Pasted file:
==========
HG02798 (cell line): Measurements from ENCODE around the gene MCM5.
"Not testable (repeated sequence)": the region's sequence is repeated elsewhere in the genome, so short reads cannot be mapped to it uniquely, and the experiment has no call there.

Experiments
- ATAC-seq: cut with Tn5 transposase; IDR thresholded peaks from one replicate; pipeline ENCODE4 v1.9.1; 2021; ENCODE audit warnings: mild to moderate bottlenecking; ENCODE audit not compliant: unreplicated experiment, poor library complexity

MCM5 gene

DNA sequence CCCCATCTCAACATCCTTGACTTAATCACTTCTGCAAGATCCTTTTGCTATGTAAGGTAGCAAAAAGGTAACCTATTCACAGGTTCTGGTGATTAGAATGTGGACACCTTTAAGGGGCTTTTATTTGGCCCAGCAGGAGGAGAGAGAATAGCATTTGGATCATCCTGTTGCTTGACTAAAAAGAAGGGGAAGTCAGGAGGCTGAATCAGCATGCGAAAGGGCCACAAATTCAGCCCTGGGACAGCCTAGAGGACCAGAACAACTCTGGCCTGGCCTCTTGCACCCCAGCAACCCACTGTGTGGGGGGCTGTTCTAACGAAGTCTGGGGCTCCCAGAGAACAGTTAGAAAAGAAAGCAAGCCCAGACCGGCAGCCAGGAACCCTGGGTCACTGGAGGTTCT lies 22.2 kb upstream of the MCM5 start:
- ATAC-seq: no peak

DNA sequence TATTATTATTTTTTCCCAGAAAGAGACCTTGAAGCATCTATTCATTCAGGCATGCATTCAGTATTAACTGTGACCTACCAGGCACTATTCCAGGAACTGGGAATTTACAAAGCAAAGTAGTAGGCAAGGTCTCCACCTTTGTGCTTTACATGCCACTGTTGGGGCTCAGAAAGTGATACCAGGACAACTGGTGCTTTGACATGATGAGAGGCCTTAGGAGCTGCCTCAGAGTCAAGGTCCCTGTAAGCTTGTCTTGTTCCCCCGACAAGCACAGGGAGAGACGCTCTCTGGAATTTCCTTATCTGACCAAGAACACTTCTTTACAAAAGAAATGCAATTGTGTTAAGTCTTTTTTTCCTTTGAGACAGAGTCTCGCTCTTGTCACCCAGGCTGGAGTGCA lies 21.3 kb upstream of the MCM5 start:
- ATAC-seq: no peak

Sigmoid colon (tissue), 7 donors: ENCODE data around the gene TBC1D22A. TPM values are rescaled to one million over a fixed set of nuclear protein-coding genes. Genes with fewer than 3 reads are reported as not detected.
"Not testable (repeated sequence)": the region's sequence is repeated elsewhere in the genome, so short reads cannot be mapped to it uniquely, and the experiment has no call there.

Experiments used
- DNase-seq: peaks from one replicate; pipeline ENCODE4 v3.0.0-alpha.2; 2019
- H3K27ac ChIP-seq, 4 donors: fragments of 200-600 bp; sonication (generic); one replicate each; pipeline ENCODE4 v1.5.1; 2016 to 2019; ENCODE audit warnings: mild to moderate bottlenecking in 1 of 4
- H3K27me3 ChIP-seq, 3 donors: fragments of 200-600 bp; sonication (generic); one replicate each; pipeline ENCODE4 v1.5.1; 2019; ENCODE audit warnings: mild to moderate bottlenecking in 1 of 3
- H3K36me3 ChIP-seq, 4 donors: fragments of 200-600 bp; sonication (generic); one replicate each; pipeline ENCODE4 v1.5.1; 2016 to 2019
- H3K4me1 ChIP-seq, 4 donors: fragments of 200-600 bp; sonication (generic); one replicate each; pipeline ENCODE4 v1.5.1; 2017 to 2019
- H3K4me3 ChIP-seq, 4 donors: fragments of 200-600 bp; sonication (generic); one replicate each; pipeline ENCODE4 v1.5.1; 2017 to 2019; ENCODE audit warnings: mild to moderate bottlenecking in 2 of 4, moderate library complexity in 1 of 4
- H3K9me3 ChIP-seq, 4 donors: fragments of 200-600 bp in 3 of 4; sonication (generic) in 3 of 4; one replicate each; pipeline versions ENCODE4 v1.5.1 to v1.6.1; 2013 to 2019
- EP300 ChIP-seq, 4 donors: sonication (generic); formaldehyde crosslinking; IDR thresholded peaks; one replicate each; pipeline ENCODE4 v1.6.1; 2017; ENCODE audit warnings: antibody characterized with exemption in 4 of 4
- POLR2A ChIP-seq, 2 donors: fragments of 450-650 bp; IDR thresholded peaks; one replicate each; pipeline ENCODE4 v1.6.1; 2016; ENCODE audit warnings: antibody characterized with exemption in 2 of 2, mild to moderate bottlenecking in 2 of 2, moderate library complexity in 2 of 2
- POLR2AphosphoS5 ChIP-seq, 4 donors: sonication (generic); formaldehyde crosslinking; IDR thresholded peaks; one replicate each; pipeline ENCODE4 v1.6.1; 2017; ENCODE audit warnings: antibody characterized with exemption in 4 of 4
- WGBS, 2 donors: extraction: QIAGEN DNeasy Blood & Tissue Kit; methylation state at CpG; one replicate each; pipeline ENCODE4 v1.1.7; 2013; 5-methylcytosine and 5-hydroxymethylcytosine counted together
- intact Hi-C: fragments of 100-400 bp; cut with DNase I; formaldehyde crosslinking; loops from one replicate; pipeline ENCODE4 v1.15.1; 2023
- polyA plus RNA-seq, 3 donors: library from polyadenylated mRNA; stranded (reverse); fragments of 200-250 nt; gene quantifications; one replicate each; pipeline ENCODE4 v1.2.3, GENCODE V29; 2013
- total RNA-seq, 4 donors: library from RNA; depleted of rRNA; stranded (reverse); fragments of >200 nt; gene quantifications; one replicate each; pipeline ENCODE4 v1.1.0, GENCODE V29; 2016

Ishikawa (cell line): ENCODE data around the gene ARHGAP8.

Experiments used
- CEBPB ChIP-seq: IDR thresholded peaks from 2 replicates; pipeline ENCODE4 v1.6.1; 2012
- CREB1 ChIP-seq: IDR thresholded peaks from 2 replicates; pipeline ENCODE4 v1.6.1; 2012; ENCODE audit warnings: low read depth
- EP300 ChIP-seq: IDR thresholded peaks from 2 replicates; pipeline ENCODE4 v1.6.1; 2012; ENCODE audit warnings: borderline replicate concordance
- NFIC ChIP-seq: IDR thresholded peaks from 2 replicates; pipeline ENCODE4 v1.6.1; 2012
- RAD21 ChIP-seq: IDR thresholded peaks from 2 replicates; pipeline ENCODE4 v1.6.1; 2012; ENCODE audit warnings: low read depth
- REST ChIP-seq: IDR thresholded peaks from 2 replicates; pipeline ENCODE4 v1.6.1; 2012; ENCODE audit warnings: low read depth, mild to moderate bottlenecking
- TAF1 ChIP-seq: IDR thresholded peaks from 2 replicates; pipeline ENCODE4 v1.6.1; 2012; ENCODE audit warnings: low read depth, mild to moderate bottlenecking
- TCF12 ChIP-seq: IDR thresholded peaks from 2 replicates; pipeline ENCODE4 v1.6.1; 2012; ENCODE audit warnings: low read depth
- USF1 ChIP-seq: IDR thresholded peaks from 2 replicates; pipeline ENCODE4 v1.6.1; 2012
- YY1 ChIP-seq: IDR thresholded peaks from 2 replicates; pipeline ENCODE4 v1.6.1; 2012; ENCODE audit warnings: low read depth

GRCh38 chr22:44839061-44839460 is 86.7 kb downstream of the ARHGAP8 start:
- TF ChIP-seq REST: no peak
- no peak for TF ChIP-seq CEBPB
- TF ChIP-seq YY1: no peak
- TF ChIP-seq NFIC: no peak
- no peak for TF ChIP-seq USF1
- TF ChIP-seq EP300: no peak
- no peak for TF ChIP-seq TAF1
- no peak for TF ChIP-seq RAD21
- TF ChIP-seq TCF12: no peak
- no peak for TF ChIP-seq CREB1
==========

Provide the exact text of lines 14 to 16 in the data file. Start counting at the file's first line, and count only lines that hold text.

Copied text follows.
- H3K27ac ChIP-seq, 4 donors: fragments of 200-600 bp; sonication (generic); one replicate each; pipeline ENCODE4 v1.5.1; 2016 to 2019; ENCODE audit warnings: mild to moderate bottlenecking in 1 of 4
- H3K27me3 ChIP-seq, 3 donors: fragments of 200-600 bp; sonication (generic); one replicate each; pipeline ENCODE4 v1.5.1; 2019; ENCODE audit warnings: mild to moderate bottlenecking in 1 of 3
- H3K36me3 ChIP-seq, 4 donors: fragments of 200-600 bp; sonication (generic); one replicate each; pipeline ENCODE4 v1.5.1; 2016 to 2019